Disrupted sleep is linked to neurodegenerative and psychiatric disorders, and poor sleep can worsen diabetes, obesity, and depression. Making small changes to ensure healthier sleep can significantly improve your health and longevity, including lowering your risk of heart failure by 42%.
Healthy Sleep Habits Cut Risk of Heart Failure Nearly in Half
These new findings add to increasing research that links sleep habits with heart health. A healthy sleep pattern for most people means approximately 7 to 9 hours of sleep, no snoring, little to no insomnia, early rising, and little to no daytime sleepiness.
U.S. scientists analyzed data from 408,802 UK Biobank participants ages 37 to 73. Those with the healthiest sleep pattern had 42% lower risk of heart failure overall. Heart failure risks decreased in early risers by 8 %, seven- to eight-hour sleepers by 12%, infrequent insomniacs by 17%, and infrequent nappers by 34%.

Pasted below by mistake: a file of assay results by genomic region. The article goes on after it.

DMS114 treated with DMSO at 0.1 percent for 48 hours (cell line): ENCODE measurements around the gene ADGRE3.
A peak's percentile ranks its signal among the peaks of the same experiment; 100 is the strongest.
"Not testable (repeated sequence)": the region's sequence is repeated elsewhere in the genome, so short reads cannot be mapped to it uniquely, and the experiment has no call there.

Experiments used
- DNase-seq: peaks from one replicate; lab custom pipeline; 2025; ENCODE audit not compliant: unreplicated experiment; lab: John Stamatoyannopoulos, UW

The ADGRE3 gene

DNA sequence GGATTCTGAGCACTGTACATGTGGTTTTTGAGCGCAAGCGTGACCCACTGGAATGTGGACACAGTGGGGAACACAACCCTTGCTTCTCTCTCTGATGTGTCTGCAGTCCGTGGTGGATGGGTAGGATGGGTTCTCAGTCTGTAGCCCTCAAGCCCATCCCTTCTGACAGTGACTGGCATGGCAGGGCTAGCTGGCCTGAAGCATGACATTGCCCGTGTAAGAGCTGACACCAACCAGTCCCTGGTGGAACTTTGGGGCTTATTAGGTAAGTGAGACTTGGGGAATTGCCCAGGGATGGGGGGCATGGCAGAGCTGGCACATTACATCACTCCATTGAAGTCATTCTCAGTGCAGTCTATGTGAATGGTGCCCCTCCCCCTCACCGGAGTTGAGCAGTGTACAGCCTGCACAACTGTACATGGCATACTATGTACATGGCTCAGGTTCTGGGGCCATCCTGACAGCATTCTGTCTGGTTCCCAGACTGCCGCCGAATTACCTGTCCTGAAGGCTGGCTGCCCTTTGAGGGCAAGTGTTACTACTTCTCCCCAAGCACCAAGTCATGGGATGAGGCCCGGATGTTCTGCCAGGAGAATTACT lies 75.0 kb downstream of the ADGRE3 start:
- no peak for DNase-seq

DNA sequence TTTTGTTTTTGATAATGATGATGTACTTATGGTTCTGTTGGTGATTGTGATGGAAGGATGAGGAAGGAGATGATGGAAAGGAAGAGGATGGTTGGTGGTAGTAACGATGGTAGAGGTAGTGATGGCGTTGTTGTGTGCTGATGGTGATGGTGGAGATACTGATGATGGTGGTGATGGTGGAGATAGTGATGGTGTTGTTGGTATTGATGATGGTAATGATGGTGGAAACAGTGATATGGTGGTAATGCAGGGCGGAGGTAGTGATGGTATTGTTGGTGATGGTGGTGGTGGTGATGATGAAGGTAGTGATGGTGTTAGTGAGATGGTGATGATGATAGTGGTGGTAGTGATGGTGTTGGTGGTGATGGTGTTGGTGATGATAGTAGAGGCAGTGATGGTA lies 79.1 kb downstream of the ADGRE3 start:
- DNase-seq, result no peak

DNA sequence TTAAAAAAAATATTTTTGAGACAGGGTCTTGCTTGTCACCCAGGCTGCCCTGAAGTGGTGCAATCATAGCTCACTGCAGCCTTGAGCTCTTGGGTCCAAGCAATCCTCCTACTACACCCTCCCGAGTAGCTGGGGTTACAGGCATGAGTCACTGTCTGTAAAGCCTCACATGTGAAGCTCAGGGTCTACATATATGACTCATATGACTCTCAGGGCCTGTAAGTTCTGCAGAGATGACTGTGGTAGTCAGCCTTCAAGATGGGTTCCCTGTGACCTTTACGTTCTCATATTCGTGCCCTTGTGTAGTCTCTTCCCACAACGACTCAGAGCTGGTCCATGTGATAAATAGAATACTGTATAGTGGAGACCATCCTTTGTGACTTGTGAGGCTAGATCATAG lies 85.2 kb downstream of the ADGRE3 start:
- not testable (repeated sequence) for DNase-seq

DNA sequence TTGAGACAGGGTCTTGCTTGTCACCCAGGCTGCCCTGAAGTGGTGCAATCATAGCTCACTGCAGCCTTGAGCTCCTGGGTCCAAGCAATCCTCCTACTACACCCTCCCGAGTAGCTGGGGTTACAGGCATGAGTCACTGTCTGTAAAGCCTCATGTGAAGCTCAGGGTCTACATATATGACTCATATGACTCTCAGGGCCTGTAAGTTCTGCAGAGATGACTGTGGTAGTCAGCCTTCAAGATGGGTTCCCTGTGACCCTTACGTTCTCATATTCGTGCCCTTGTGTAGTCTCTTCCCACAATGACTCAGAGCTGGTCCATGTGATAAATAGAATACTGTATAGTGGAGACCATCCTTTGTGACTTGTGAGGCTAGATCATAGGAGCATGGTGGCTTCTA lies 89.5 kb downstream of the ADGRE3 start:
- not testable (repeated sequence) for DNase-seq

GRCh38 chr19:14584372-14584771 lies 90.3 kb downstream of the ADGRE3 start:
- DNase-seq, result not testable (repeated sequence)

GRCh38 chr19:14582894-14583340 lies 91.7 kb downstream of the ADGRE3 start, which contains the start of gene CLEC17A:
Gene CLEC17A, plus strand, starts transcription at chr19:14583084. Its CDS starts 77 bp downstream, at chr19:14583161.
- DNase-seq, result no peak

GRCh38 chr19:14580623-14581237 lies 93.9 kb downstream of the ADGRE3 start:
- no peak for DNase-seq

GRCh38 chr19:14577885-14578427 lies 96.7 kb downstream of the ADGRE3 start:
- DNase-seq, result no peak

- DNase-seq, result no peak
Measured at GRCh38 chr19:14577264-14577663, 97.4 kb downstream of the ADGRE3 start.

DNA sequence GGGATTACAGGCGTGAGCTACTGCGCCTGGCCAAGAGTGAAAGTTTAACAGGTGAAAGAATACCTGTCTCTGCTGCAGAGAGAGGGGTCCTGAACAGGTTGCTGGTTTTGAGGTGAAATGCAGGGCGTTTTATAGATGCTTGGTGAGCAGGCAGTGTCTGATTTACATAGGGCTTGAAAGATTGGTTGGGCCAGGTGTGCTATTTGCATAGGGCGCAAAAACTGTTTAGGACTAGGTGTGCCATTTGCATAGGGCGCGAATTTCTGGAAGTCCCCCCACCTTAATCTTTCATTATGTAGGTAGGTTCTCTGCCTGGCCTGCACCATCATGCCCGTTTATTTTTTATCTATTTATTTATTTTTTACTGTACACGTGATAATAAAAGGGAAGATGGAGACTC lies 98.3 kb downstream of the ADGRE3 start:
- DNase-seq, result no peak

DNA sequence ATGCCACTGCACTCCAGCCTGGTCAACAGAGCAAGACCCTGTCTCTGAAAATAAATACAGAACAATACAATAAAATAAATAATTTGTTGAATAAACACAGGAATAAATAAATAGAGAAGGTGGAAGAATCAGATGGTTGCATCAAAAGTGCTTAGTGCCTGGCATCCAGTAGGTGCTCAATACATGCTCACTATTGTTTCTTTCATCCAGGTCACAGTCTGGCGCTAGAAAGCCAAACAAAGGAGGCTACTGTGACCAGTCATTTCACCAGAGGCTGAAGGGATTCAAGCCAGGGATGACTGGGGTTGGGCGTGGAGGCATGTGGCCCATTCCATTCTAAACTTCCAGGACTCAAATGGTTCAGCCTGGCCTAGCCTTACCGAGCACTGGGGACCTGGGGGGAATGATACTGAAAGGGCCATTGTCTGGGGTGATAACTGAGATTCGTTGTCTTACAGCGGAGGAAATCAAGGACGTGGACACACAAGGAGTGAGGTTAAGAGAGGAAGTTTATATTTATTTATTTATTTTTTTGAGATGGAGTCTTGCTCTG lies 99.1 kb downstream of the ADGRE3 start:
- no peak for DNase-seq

In another meta-analysis of 474,684 patients, sleeping fewer than six hours or more than eight hours was tied to higher risk of developing or dying from coronary heart disease and stroke. Those who slept longer than eight hours also had higher total cardiovascular disease risks.
A Swiss study showed that napping once or twice a week helped reduce the risk of cardiovascular disease by 48%, although the benefits decreased with frequent naps. Meta-analysis of 313,651 participants reported that people who took naps longer than one hour had a 30% higher risk of all-cause death and 34% higher likelihood of cardiovascular disease compared to those who took no naps.
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